Brentford Fulham Queens Park Rangers Chelsea
Brighton & Hove Albion Crystal Palace Portsmouth Southampton
Bristol City Bristol Rovers Cardiff City Swindon Town
Bristol Rovers Bristol City Swindon Town Cardiff City
Burnley Blackburn Rovers Bolton Wanderers Blackpool / Preston North End
Burton Albion Chesterfield Derby County Notts County
Bury Bolton Wanderers Rochdale Oldham Athletic
Cardiff City Swansea City Bristol City Leeds United
Carlisle United Preston North End Hartlepool United Middlesbrough
Charlton Athletic Crystal Palace Millwall West Ham United
Chelsea Tottenham Hotspur Arsenal Manchester United
Cheltenham Town Swindon Town Oxford United Shrewsbury Town / Kidderminster Harriers
Chesterfield Mansfield Town Rotherham United Sheffield Wednesday
Colchester United Southend United Wycombe Wanderers Ipswich Town
Coventry City Leicester City Aston Villa Birmingham City
Crawley Town AFC Wimbledon Brighton & Hove Albion Swindon Town
Crewe Alexandra Port Vale Stoke City
Crystal Palace Brighton & Hove Albion Millwall Charlton Athletic
Dagenham & Redbridge Barnet Leyton Orient Brentford
Derby County Nottingham Forest Leeds United Leicester City
Doncaster Rovers Leeds United Barnsley Sheffield United / Sheffield Wednesday
Everton Liverpool Manchester United Manchester City
Exeter City Plymouth Argyle Torquay United Bristol Rovers / Yeovil Town
Fleetwood Town Morecambe Accrington Stanley Barrow
Fulham Queens Park Rangers Chelsea Brentford
Gillingham Millwall Charlton Athletic Swindon Town
Hartlepool United Darlington Carlisle United Sheffield Wednesday
Huddersfield Town Leeds United Bradford City Sheffield Wednesday
Hull City Leeds United Leicester City Scunthorpe United / Grimsby Town
Ipswich Town Norwich City West Ham United Colchester United
Leeds United Manchester United Chelsea Huddersfield Town / Millwall
Leicester City Nottingham Forest Derby County Coventry City
Leyton Orient Southend United Brentford Dagenham & Redbridge / West Ham United
Liverpool Manchester United Everton Chelsea
Manchester City Manchester United Liverpool Everton
Manchester United Liverpool Manchester City Chelsea
Middlesbrough Newcastle United Sunderland Leeds United
Millwall West Ham United Crystal Palace Charlton Athletic
Milton Keynes Dons Peterborough United AFC Wimbledon Northampton Town
Morecambe Accrington Stanley Burnley Bradford City
Newcastle United Sunderland Middlesbrough Manchester United
Northampton Town Peterborough United Milton Keynes Dons Leicester City / Oxford United
Norwich City Ipswich Town Wolves Leeds United
Nottingham Forest Derby County Leicester City Sheffield United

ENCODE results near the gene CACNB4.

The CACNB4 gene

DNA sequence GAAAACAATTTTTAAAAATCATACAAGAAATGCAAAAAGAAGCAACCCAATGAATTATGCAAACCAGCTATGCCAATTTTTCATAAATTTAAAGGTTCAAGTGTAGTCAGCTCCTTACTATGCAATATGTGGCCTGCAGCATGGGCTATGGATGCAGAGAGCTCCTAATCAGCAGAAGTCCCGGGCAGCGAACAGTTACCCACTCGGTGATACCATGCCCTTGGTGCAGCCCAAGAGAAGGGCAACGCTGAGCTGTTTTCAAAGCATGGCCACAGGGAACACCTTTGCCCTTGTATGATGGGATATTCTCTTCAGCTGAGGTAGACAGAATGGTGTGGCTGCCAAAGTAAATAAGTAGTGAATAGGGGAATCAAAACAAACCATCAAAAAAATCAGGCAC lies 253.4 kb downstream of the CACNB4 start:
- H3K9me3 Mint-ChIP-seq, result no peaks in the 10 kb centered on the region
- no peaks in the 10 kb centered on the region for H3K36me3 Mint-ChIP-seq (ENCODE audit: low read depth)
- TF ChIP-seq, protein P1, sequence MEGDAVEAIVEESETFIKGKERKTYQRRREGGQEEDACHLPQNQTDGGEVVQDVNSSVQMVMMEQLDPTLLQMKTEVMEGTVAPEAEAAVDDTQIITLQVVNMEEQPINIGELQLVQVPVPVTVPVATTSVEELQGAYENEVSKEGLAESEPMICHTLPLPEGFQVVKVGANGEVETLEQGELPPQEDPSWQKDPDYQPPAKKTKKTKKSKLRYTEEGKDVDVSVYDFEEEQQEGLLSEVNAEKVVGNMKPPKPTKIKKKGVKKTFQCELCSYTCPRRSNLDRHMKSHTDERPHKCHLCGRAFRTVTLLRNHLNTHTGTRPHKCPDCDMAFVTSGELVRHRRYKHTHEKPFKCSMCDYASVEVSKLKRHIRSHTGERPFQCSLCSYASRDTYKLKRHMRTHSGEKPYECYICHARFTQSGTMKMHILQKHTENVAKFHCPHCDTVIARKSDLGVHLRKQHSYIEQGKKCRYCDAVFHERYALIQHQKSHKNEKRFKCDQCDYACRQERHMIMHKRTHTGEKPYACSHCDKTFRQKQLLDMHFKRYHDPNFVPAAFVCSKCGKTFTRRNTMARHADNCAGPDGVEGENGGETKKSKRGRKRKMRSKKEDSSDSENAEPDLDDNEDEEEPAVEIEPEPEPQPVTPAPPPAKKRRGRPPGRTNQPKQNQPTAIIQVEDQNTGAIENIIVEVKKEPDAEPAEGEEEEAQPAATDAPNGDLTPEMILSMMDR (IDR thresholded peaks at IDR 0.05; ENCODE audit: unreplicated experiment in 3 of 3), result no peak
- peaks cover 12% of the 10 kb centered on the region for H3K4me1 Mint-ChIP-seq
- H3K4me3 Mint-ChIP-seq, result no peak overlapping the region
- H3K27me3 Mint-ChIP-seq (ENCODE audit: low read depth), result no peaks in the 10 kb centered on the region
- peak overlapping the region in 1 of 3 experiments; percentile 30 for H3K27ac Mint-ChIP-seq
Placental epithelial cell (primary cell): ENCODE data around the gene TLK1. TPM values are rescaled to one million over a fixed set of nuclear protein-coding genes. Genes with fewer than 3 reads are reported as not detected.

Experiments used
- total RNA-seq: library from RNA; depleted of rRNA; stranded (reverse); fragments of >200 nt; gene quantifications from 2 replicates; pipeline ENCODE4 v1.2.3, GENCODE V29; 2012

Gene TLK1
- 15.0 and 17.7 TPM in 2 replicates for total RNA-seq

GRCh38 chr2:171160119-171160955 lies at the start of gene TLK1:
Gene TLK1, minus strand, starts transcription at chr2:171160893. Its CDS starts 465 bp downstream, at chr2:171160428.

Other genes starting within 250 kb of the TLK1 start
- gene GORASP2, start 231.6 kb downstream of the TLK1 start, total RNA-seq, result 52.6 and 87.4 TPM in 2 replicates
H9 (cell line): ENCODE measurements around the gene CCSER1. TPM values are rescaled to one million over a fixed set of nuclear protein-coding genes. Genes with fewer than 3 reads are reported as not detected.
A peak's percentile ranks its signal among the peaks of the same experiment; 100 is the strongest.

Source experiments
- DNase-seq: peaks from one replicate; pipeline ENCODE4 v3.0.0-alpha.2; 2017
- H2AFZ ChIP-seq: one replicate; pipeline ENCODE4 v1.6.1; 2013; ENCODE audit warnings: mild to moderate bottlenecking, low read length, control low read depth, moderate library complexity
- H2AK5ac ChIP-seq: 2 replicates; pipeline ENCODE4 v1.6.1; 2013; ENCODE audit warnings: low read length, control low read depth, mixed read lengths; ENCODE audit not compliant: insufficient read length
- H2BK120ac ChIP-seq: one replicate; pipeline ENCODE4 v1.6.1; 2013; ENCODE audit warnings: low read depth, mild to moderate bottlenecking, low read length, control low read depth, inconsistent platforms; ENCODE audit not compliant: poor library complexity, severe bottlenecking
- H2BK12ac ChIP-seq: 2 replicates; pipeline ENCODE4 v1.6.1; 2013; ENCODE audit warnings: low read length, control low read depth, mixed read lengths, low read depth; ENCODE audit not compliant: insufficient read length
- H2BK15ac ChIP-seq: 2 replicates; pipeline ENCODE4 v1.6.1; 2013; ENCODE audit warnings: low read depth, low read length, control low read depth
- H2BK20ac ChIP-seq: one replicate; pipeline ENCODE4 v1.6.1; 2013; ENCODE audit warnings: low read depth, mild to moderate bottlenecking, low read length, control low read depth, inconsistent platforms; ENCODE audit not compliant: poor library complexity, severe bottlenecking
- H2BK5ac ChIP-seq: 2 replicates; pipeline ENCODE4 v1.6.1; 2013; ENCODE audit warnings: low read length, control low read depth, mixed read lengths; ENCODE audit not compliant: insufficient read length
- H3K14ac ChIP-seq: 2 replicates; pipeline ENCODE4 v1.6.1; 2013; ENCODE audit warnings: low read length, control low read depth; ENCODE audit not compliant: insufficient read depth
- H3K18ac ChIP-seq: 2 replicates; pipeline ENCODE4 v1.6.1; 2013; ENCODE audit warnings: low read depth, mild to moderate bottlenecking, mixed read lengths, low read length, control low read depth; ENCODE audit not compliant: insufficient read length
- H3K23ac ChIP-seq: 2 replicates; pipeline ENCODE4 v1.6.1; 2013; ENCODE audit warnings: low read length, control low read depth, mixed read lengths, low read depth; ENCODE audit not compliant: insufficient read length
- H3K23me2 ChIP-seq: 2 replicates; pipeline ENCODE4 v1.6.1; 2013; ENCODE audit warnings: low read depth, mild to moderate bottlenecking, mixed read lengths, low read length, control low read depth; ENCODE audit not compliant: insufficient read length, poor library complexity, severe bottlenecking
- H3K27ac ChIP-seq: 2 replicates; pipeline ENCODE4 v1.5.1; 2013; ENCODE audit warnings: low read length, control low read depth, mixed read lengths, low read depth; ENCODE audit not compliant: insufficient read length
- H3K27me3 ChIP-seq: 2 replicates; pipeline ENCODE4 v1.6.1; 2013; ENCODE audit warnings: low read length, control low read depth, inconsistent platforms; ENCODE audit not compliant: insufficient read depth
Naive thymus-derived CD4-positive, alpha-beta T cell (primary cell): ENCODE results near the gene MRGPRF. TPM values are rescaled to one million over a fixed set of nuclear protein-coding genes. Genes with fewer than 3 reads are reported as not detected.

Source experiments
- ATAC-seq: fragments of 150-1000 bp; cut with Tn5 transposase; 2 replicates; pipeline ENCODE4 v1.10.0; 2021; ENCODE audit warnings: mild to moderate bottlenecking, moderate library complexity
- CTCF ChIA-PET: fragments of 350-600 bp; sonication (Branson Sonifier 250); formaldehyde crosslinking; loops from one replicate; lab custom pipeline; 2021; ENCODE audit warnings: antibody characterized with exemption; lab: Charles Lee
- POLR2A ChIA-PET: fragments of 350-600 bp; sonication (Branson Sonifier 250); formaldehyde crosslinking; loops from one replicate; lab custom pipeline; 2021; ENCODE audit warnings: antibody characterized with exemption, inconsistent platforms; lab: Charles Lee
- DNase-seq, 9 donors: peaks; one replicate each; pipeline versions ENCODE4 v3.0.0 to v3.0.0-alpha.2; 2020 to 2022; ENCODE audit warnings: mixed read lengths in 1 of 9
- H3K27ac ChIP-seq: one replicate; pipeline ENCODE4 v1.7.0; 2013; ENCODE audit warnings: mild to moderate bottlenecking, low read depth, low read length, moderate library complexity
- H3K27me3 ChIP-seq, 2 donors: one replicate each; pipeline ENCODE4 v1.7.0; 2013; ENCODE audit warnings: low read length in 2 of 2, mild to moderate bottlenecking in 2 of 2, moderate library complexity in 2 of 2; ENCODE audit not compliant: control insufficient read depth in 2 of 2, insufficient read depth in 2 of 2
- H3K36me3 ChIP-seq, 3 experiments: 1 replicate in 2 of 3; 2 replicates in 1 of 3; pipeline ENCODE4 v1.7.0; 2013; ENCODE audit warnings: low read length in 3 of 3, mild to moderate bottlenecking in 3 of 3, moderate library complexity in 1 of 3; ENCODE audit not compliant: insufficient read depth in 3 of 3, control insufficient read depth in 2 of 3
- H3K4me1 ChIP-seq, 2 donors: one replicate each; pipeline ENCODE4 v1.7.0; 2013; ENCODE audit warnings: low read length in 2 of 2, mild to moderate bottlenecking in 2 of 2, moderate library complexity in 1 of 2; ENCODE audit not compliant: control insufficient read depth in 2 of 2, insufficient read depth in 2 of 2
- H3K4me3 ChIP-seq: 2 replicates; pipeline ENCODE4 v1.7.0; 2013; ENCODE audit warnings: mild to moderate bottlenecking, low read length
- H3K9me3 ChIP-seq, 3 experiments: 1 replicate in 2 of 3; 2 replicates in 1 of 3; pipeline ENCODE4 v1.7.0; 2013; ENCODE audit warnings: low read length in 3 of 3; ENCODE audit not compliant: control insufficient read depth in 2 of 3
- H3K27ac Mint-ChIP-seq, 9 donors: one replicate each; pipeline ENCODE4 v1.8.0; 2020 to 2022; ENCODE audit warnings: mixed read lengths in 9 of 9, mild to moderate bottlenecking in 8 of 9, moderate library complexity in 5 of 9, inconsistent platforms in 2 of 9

Notts County Nottingham Forest Mansfield Town Chesterfield
Oldham Athletic Rochdale Wigan Athletic Huddersfield Town
Oxford United Swindon Town Reading Wycombe Wanderers
Peterborough United Northampton Town Cambridge United Leicester City / Milton Keynes Dons
Plymouth Argyle Exeter City Torquay United Portsmouth
Port Vale Stoke City Crewe Alexandra Shrewsbury Town
Portsmouth Southampton Brighton & Hove Albion Millwall / Leicester City
Preston North End Blackpool Blackburn Rovers Burnley
Queens Park Rangers Chelsea Fulham Cardiff City / Stoke City
Reading Aldershot Town Swindon Town Oxford United
Rochdale Bury Burnley Oldham Athletic
Rotherham United Doncaster Rovers Sheffield Wednesday Chesterfield
Scunthorpe United Hull City Grimsby Town Doncaster Rovers
Sheffield United Sheffield Wednesday Leeds United Barnsley / West Ham United
Sheffield Wednesday Sheffield United Barnsley Leeds United
Shrewsbury Town Walsall Wolves Port Vale
Southampton Portsmouth Brighton & Hove Albion Bournemouth
Southend United Colchester United Leyton Orient Dagenham & Redbridge
Stevenage Milton Keynes Dons Barnet Dagenham & Redbridge
Stoke City Port Vale West Bromwich Albion Wolves
Sunderland Newcastle United Middlesbrough Leeds United
Swansea City Cardiff City Reading Bristol City
Swindon Town Oxford United Reading Bristol City / Bristol Rovers
Torquay United Plymouth Argyle Exeter City Bristol Rovers
Tottenham Hotspur Arsenal Chelsea West Ham United
Tranmere Rovers Oldham Athletic Bolton Wanderers Everton / Liverpool
Walsall Wolves Aston Villa West Bromwich Albion
Watford Luton Town Leeds United Crystal Palace / Queens Park Rangers
West Bromwich Albion Wolves Aston Villa Birmingham City
West Ham United Millwall Tottenham Hotspur Arsenal / Chelsea
Wigan Athletic Bolton Wanderers Blackburn Rovers Preston North End
Wolves West Bromwich Albion Birmingham City Aston Villa
Wycombe Wanderers Colchester United Milton Keynes Dons Oxford United
Yeovil Town Bristol Rovers Exeter City
York City Hull City Leeds United Bradford City

Neutral opinion

The 20 most offensive clubs to the neutral football fan;

  1. Manchester United

    Hated… Manchester United are the most disliked English football club

  2. Liverpool
  3. Leeds United
  4. Chelsea
  5. West Ham United
  6. Stoke City
  7. Millwall
  8. Milton Keynes Dons
  9. Cardiff City
  10. Queens Park Rangers
  11. Manchester City
  12. Arsenal
  13. Tottenham Hotspur
  14. Crawley Town
  15. Birmingham City
  16. Aston Villa
  17. Hull City
  18. Nottingham Forest
  19. Reading
  20. Portsmouth

The 20 least offensive clubs to the neutral football fan were;

  1. Brentford

    Buzzing… The Bees are the Football League’s least offensive club

  2. Aldershot Town
  3. Burton Albion
  4. Bury
  5. Yeovil Town
  6. Cheltenham Town
  7. Dagenham & Redbridge
  8. Exeter City
  9. Torquay United
  10. Fulham
  11. Bournemouth
  12. Colchester United
  13. Leyton Orient
  14. Rochdale
  15. York City
  16. Carlisle United
  17. Crewe Alexandra
  18. Hartlepool United
  19. Tranmere Rovers
  20. Accrington Stanley